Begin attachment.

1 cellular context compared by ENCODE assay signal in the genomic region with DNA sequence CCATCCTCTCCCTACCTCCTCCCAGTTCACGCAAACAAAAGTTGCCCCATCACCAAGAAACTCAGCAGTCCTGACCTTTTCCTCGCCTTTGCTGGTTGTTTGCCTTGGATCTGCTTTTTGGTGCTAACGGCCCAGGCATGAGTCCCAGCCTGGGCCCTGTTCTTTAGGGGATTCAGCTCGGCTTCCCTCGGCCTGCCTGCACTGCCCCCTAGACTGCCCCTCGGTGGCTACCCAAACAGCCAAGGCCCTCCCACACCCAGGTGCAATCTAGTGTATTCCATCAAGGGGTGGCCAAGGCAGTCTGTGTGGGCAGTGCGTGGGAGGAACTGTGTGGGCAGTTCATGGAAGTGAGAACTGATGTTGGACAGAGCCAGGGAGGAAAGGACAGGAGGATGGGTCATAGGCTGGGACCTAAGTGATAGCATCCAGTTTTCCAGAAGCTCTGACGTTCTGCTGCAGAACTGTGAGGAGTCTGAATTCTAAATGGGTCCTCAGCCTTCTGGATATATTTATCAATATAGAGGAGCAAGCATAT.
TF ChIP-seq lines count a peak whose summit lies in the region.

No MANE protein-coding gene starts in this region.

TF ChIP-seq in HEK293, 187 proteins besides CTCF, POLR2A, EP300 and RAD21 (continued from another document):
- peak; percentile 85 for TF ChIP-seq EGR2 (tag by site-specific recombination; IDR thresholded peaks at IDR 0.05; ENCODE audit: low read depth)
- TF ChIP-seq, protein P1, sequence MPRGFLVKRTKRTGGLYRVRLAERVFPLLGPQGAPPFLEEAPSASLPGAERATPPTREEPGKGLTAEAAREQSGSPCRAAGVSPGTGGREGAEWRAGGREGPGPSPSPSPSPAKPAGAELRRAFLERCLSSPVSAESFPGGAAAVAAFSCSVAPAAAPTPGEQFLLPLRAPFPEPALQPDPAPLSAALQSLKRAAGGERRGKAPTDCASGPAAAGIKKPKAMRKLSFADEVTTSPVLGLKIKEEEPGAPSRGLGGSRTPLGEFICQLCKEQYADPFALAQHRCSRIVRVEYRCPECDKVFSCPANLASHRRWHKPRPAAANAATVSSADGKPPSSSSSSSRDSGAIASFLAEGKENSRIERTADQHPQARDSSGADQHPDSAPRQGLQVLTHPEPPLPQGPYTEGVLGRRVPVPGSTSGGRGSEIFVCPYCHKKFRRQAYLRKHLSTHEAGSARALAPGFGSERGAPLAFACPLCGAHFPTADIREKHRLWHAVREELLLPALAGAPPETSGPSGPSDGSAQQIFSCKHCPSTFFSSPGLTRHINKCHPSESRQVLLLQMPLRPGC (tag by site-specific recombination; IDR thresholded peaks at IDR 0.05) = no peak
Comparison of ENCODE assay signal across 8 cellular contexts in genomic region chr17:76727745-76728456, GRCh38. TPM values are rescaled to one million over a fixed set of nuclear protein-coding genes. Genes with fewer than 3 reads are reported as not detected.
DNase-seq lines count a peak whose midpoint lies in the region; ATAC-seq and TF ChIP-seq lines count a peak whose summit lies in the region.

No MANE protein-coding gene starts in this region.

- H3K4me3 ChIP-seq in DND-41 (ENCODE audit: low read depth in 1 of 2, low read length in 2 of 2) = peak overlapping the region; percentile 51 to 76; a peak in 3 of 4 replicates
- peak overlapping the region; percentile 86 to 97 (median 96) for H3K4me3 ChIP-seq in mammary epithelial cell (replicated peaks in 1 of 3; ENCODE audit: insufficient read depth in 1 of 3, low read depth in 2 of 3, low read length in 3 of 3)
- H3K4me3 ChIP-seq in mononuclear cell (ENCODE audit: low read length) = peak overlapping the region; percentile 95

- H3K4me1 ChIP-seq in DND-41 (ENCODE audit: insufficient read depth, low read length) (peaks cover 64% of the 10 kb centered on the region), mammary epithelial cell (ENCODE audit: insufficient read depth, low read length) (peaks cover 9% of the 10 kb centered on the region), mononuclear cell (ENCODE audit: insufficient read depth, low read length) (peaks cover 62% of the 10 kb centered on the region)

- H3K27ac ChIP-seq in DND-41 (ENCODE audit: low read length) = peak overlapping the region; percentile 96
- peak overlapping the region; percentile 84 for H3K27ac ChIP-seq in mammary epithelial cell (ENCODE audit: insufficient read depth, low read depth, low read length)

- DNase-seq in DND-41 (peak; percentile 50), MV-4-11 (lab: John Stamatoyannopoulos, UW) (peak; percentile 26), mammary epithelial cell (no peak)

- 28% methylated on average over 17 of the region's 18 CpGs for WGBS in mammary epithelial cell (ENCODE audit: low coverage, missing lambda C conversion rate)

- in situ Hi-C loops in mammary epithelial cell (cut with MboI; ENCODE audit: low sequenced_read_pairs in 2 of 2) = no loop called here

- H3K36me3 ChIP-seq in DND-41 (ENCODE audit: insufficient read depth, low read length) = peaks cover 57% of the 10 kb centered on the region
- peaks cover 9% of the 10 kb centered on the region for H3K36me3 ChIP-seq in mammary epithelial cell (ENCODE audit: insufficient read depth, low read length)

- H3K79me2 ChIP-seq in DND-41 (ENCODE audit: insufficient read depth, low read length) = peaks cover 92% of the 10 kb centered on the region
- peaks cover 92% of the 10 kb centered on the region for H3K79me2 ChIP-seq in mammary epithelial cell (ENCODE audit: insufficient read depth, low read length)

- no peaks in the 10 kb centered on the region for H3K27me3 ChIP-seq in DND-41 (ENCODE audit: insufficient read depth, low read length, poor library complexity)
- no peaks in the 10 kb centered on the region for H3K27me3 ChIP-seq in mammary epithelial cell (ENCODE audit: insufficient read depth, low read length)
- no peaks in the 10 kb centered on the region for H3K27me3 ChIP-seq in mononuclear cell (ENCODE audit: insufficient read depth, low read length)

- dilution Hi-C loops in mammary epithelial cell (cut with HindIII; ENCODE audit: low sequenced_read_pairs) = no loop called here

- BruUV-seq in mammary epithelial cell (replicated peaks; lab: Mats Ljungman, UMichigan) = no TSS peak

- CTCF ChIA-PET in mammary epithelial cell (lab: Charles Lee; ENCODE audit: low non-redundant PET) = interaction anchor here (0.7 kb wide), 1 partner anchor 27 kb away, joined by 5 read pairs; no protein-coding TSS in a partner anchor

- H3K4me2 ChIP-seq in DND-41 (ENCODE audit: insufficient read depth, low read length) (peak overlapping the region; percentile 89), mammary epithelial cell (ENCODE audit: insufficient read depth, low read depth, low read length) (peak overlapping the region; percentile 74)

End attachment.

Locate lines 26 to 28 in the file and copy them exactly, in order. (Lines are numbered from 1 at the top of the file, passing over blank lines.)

- dilution Hi-C loops in mammary epithelial cell (cut with HindIII; ENCODE audit: low sequenced_read_pairs) = no loop called here

- BruUV-seq in mammary epithelial cell (replicated peaks; lab: Mats Ljungman, UMichigan) = no TSS peak

- CTCF ChIA-PET in mammary epithelial cell (lab: Charles Lee; ENCODE audit: low non-redundant PET) = interaction anchor here (0.7 kb wide), 1 partner anchor 27 kb away, joined by 5 read pairs; no protein-coding TSS in a partner anchor